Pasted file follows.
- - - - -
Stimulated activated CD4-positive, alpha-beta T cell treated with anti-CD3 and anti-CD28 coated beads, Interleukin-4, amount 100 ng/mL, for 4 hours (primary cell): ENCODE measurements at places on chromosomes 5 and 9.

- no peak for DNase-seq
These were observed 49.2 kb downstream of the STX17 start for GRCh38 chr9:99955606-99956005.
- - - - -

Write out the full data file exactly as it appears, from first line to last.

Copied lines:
Stimulated activated CD4-positive, alpha-beta T cell treated with anti-CD3 and anti-CD28 coated beads, Interleukin-4, amount 100 ng/mL, for 4 hours (primary cell): ENCODE measurements at places on chromosomes 5 and 9.

- no peak for DNase-seq
These were observed 49.2 kb downstream of the STX17 start for GRCh38 chr9:99955606-99956005.